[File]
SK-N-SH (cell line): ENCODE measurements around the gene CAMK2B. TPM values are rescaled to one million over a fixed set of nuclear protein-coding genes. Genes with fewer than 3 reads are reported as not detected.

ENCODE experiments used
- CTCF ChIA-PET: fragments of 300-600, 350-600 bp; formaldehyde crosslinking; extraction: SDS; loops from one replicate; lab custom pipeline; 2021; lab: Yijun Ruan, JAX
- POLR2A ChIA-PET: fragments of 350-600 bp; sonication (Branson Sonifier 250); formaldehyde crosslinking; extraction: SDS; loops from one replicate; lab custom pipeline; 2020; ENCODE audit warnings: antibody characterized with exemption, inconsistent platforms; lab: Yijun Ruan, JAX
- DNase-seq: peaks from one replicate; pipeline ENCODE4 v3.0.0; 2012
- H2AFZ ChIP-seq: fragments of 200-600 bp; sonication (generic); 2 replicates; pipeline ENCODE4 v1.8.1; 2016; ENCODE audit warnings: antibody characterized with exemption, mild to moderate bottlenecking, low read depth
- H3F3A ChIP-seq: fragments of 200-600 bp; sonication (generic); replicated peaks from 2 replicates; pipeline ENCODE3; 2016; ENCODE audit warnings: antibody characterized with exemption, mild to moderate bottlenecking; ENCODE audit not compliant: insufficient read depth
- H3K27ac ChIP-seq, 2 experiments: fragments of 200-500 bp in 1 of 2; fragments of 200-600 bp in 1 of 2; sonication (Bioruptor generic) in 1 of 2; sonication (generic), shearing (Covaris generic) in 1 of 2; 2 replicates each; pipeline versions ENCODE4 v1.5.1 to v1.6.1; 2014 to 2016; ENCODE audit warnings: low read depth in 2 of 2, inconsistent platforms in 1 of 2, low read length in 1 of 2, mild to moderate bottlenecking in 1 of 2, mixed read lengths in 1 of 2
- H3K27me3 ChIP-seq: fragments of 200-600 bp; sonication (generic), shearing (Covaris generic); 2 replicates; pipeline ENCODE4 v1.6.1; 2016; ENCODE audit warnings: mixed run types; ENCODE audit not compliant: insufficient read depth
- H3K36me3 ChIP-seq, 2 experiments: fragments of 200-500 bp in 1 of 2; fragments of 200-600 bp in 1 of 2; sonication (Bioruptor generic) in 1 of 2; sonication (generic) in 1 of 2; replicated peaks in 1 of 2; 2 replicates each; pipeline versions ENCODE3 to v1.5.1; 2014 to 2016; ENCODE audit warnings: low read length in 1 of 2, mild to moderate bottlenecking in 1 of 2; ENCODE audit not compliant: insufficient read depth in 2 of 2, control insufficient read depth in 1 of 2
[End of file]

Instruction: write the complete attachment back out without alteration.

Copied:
SK-N-SH (cell line): ENCODE measurements around the gene CAMK2B. TPM values are rescaled to one million over a fixed set of nuclear protein-coding genes. Genes with fewer than 3 reads are reported as not detected.

ENCODE experiments used
- CTCF ChIA-PET: fragments of 300-600, 350-600 bp; formaldehyde crosslinking; extraction: SDS; loops from one replicate; lab custom pipeline; 2021; lab: Yijun Ruan, JAX
- POLR2A ChIA-PET: fragments of 350-600 bp; sonication (Branson Sonifier 250); formaldehyde crosslinking; extraction: SDS; loops from one replicate; lab custom pipeline; 2020; ENCODE audit warnings: antibody characterized with exemption, inconsistent platforms; lab: Yijun Ruan, JAX
- DNase-seq: peaks from one replicate; pipeline ENCODE4 v3.0.0; 2012
- H2AFZ ChIP-seq: fragments of 200-600 bp; sonication (generic); 2 replicates; pipeline ENCODE4 v1.8.1; 2016; ENCODE audit warnings: antibody characterized with exemption, mild to moderate bottlenecking, low read depth
- H3F3A ChIP-seq: fragments of 200-600 bp; sonication (generic); replicated peaks from 2 replicates; pipeline ENCODE3; 2016; ENCODE audit warnings: antibody characterized with exemption, mild to moderate bottlenecking; ENCODE audit not compliant: insufficient read depth
- H3K27ac ChIP-seq, 2 experiments: fragments of 200-500 bp in 1 of 2; fragments of 200-600 bp in 1 of 2; sonication (Bioruptor generic) in 1 of 2; sonication (generic), shearing (Covaris generic) in 1 of 2; 2 replicates each; pipeline versions ENCODE4 v1.5.1 to v1.6.1; 2014 to 2016; ENCODE audit warnings: low read depth in 2 of 2, inconsistent platforms in 1 of 2, low read length in 1 of 2, mild to moderate bottlenecking in 1 of 2, mixed read lengths in 1 of 2
- H3K27me3 ChIP-seq: fragments of 200-600 bp; sonication (generic), shearing (Covaris generic); 2 replicates; pipeline ENCODE4 v1.6.1; 2016; ENCODE audit warnings: mixed run types; ENCODE audit not compliant: insufficient read depth
- H3K36me3 ChIP-seq, 2 experiments: fragments of 200-500 bp in 1 of 2; fragments of 200-600 bp in 1 of 2; sonication (Bioruptor generic) in 1 of 2; sonication (generic) in 1 of 2; replicated peaks in 1 of 2; 2 replicates each; pipeline versions ENCODE3 to v1.5.1; 2014 to 2016; ENCODE audit warnings: low read length in 1 of 2, mild to moderate bottlenecking in 1 of 2; ENCODE audit not compliant: insufficient read depth in 2 of 2, control insufficient read depth in 1 of 2